We live in a historical moment where hatred and violence are promoted, not only by individuals and splinter groups, but also by governments. Is it possible that we can learn how to hold onto our true selves in such a moment?
What’s more, can we learn about that kind of authenticity from Native Americans, who have had a few hundred years of practice at the receiving end of hatred and violence?
Tim Tingle: Fiction for an Ongoing Reality
Tim Tingle is a Choctaw storyteller and novelist, who I introduced in a previous article. I describe there how Choctaw culture, as portrayed in Tim’s work, models a sense of connection that is rare in our wider society.
In this article, I turn to one of the ways in which Tim’s novels for teens and young adults—mostly written in the historical past—show us what it might mean to be authentic today.
A Tale of Two Towns
In Tim’s House of Purple Cedar, we meet Amafo (“Amafo” means “Grandfather” in Choctaw), a gentle, well-respected leader in his Choctaw town. Early in the novel, Amafo goes with his 11-year-old granddaughter to the neighboring town of Spiro, where the white people live.
There, the town marshal, in a drunken rage and without provocation, bashes small, frail Amafo in the face with a sharp wooden board. The blow shatters Amafo’s glasses so that one lens looks like a spiderweb. It also cuts his cheek severely and knocks him down, stunned. He can stand only with the help of two people. With his granddaughter’s shoulder as support, he walks back to their horse and wagon, dazed and bleeding.
That night, the young men in the Choctaw town talk about how they need to go to Spiro with guns, to teach the bully who hurt their revered elder “a lesson.” As the discussion goes on, the granddaughter watches:
I saw Amafo bide his time, allowing one argument after another to fizzle and die. He already knows what he’s going to do, I realized. He will wait all night if he has to, till everyone else has burned themselves out, before he tells us what he’s thinking.
For the first time, I saw a Choctaw elder at work. And I understood—for the first time—why our way is a powerful way. It is a way of waiting and watching, and Amafo was as wise in the ways of survival as a great black cat of the woods.*
In the small hours of the morning, after all the violent proposals have been made and allowed to “fizzle,” Amafo speaks to the gathering. He says that the white people in Spiro will be talking for weeks about how the Marshall struck Amafo. He says that, if he stays away from the town from then on, the whites will forget what happened, even though the Choctaws never will.
But Amafo’s staying away won’t bring something good from this act of violence. “Maybe,” Amafo says, “it will be a blessing after all. Maybe now the people of Spiro will see, as we have seen for years, the man who is their marshal.”
Then he tells his Choctaw people to just walk away when the whites in Spiro try to talk to them about this incident, but:
If you got to say anything, tell ‘em how tough you think the marshal is. Tell ‘em how you’d never want to cross him… Then walk away.*
In my understanding, Amafo wants the Choctaws to put the whites in mind of how strong the marshal is—and of his temper. Then, over time, Amafo will give them a chance to notice also that, strong as he is, like all bullies the marshal is not truly brave:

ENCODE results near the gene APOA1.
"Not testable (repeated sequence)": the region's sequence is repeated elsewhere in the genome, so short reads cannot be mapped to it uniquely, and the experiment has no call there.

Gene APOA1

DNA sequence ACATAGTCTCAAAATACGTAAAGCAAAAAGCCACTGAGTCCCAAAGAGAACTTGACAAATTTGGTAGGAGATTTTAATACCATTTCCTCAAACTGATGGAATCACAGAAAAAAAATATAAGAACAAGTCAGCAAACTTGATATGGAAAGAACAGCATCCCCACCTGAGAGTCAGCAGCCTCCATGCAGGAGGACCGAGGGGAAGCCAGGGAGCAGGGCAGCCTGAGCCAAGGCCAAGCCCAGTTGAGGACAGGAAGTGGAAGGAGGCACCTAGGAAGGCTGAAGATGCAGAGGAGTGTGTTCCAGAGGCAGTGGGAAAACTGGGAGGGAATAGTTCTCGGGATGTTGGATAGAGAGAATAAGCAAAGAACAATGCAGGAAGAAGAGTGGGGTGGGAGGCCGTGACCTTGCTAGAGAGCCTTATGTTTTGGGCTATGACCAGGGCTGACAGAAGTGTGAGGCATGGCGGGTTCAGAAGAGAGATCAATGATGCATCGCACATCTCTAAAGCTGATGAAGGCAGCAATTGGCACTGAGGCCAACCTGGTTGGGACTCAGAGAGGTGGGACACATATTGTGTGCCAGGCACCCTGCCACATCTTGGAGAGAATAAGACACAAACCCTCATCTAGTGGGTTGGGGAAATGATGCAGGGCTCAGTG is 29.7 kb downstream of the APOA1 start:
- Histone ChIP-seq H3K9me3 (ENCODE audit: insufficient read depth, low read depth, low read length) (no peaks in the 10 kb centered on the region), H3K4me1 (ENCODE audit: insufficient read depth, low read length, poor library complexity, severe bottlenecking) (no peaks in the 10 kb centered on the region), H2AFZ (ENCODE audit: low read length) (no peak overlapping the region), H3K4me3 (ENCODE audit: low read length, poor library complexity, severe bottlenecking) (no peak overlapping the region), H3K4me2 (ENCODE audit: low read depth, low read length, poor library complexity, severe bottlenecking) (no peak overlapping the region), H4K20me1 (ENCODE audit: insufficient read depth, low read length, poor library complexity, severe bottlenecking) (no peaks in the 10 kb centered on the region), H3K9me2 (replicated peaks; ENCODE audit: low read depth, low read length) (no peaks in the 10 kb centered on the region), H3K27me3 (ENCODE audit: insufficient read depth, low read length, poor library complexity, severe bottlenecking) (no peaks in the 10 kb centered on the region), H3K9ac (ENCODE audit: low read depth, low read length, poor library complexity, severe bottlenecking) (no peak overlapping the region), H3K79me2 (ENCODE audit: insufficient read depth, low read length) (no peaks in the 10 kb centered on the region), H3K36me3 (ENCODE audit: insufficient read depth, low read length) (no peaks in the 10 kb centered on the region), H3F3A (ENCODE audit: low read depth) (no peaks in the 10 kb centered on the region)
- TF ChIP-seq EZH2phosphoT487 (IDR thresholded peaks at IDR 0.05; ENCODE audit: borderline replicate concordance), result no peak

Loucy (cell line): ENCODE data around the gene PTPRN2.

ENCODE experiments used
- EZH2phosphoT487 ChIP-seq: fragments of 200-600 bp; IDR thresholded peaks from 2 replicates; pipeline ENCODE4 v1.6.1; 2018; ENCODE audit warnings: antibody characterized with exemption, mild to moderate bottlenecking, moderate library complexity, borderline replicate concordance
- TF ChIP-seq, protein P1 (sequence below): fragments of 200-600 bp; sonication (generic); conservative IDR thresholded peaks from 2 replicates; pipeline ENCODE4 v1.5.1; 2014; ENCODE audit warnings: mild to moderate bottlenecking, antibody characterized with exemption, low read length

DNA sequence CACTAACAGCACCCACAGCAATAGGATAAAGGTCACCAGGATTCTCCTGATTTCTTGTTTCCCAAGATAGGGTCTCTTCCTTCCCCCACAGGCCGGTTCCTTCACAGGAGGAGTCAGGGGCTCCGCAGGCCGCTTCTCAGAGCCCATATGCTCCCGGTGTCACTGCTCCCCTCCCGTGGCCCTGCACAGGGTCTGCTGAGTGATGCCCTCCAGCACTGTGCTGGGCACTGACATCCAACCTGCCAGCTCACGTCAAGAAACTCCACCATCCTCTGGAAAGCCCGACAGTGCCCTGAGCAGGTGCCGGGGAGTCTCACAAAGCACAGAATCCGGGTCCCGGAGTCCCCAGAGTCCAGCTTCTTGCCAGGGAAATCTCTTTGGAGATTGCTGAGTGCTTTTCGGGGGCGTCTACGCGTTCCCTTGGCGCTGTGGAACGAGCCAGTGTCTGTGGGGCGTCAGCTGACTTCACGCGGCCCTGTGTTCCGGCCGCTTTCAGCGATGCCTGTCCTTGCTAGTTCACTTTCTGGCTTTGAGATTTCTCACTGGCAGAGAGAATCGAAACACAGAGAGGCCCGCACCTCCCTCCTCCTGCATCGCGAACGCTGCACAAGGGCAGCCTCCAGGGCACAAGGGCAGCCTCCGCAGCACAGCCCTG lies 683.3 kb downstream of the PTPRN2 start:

They will talk after you leave. They will tell stories about today… Everyone will talk about Marshal Hardwicke. And when the talk dies down, I will always be there, wearing my spiderweb glasses.
They will see a lot of me in town. I will cross the street to speak friendly words to the marshal. I will do this. Over and over I will do this, every day I will do this, speak friendly words to him and tip my hat to him, till one day he will turn away from me and they will see who is afraid. That is how we will win. Our enemies will be defeated by our goodness.*
Resisting Our Own Violence
Throughout Tim’s novels, there are stories like this—where people struggle against the temptation to respond violently to violence, because their violent response would only diminish them.
Even in situations where there is no choice but to kill in order to protect the lives of many innocent people, the wise ones among the Choctaws are aware of the cost of violence. It’s always a last resort.
How to Protect Our True Selves
In 2018, we are witnessing, in many countries, an increasing number of people advocating hatred and prejudice—preaching, in essence, “Get rid of the bastards.”
It feels like a very natural, visceral response in me, to want to kill those hate-mongers and to hate them back.
Tim is helping us understand, though, that acting on such an impulse would only increase the amount of hatred and violence in the world. It would actually diminish us.
Is There an Alternative to Hating Back?
Tim’s books show us another way: to be as thoughtful as Amafo about how we respond.
We can be thoughtful about preserving our authentic selves, about choosing to live out of love, out of nonviolence—not only because hatred and killing are wrong, but also to preserve our essential qualities.
Our kindness and lovingness, these stories show us, are so important that we must put them above our fears, above any pull to hatred—above anything that diminishes our true, brave and loving selves.
We can and must guard our authenticity, even—especially—when it is threatened by our own sense of justice, outrage, or retribution.
* Tingle, Tim. House of Purple Cedar (pp. 45, 65, 66). Cinco Puntos Press. Kindle Edition.